That's funny – didn't Justin Trudeau say no one wants electoral reform anymore now that he's prime minister?
That’s funny – didn’t Justin Trudeau say no one wants electoral reform now that he’s prime minister?
An official House of Commons e-petition demanding Justin Trudeau honour his campaign promise on electoral reform has closed and the results are in: the e-petition has received more signatures than any the House of Commons has ever received since the House of Commons first introduced online petitions.
With a final tally of just over 130,000 signatures, the petition – which reportedly caused the House of Commons website to crash multiple times last month – calls on Trudeau to reverse his decision to break an explicit campaign promise that “the 2015 election be the last federal Canadian election under the first-past-the-post system”:
“We, the undersigned, supporters of electoral reform, call upon the Government of Canada to immediately declare its on-going commitment to ensuring the 2015 election be the last federal Canadian election under the first-past-the-post system.”
That was a promise Trudeau repeated many times before and after the last election:
— PressProgress (@pressprogress) December 2, 2016
According to the House of Commons website, the petition received over 45,000 signatures from Ontario, over 30,000 from British Columbia, nearly 25,000 signatures from Quebec and over 10,000 signatures from Alberta.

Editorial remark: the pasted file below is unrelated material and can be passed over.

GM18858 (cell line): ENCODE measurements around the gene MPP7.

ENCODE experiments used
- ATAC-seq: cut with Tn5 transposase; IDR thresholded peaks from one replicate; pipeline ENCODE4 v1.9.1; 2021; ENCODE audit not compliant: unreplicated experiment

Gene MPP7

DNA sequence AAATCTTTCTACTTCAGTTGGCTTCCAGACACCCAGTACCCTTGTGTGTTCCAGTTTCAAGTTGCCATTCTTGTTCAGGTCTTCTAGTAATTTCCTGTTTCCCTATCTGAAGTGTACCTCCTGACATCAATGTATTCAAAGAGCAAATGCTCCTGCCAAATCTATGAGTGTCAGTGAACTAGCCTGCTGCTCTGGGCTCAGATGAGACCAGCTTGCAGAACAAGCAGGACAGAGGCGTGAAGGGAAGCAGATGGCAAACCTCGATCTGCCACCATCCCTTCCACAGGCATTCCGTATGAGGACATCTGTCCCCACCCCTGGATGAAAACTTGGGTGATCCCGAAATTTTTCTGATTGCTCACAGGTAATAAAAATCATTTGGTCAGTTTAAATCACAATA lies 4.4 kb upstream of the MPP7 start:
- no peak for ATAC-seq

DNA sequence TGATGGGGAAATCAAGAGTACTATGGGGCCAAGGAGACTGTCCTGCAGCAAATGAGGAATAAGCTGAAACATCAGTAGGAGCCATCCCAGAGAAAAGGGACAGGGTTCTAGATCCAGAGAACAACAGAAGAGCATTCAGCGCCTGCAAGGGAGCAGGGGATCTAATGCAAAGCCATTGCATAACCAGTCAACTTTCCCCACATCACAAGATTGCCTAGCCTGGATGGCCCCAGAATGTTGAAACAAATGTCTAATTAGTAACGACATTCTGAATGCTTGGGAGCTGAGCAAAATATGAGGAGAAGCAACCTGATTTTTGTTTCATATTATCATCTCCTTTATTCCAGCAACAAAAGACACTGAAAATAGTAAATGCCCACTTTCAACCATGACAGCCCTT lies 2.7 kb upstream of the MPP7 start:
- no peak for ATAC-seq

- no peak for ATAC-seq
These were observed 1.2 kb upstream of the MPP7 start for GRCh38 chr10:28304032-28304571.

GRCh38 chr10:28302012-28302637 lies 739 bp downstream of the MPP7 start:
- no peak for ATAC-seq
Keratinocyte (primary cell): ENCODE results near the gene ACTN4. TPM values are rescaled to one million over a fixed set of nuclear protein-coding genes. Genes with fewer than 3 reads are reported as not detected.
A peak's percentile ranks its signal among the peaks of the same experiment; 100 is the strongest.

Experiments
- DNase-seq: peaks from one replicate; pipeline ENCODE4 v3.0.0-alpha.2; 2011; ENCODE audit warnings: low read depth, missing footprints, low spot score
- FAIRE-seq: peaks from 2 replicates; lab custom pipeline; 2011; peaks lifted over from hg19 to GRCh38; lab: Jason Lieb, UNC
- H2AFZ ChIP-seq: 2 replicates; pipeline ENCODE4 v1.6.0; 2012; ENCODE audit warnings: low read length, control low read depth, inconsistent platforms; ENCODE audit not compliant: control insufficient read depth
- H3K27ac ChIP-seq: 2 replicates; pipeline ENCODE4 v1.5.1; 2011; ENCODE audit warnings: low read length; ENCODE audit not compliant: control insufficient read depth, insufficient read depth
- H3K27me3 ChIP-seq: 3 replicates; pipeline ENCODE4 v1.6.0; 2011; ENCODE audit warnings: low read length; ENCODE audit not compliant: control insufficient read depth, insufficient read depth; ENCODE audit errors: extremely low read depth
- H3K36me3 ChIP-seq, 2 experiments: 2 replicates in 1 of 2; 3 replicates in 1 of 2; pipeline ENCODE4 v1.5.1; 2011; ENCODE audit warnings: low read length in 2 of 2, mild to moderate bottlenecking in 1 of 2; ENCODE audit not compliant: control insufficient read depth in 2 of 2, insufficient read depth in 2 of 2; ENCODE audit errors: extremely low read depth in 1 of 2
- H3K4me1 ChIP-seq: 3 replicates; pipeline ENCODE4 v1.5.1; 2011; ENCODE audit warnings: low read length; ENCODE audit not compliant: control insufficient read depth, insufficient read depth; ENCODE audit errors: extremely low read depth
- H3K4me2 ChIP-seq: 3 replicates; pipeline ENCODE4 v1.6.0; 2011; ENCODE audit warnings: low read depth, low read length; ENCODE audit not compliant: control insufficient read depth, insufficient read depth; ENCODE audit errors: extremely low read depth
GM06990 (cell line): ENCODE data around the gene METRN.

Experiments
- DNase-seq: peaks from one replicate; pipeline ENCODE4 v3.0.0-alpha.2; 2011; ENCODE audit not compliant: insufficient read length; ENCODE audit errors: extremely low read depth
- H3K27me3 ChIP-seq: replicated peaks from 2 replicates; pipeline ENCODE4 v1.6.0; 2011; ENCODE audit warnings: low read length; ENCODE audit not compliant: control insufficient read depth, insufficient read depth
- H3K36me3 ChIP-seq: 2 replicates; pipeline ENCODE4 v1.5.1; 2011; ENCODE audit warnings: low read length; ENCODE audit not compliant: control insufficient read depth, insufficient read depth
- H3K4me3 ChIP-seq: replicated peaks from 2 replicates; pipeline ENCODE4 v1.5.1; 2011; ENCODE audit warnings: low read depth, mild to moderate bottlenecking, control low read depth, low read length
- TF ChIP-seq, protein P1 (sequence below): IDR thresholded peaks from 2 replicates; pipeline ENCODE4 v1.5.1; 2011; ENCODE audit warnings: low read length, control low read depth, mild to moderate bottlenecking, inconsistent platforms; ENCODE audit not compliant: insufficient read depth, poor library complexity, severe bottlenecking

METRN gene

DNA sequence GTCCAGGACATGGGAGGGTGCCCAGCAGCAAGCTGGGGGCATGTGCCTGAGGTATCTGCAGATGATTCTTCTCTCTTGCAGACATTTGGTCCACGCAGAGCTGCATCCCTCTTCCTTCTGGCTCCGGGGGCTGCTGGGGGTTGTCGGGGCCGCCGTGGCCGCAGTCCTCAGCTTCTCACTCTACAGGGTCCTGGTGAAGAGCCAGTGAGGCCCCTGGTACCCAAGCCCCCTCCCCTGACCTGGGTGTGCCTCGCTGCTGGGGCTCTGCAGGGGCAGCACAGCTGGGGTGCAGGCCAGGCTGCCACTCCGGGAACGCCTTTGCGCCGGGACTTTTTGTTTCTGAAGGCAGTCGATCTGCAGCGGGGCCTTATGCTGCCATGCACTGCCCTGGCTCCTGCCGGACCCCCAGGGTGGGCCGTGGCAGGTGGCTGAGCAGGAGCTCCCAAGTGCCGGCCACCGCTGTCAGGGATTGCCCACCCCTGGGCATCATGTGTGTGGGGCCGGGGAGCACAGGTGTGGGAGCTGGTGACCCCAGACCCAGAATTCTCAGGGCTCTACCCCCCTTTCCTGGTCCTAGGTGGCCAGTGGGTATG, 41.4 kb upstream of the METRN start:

By contrast, the 130,452 signatures collected by the petition is equal to a little over half the number of valid responses (243,057) collected by the Government of Canada’s MyDemocracy survey – promoted to every household in Canada at a cost of $2 million.
NDP Democratic Reform Critic Nathan Cullen, who sponsored the e-petition, released a statement Friday that the response reflects growing frustration with Trudeau’s Liberals:
“People are angry. They were told these Liberals were going to be different, that they would restore faith in our politics and our democracy … The Liberals have chosen cynicism over doing what is right, and they’ll have to answer to voters.”
The House of Commons passed a motion on online petitions put forward by NDP MP Kennedy Stewart in 2014, with support from both Conservatives and Liberals across the aisle – in fact, Trudeau was one of the MPs who voted in favour of online petitions.
As per the rules surrounding e-petitions, the government must now table a response to the petition within 45 days.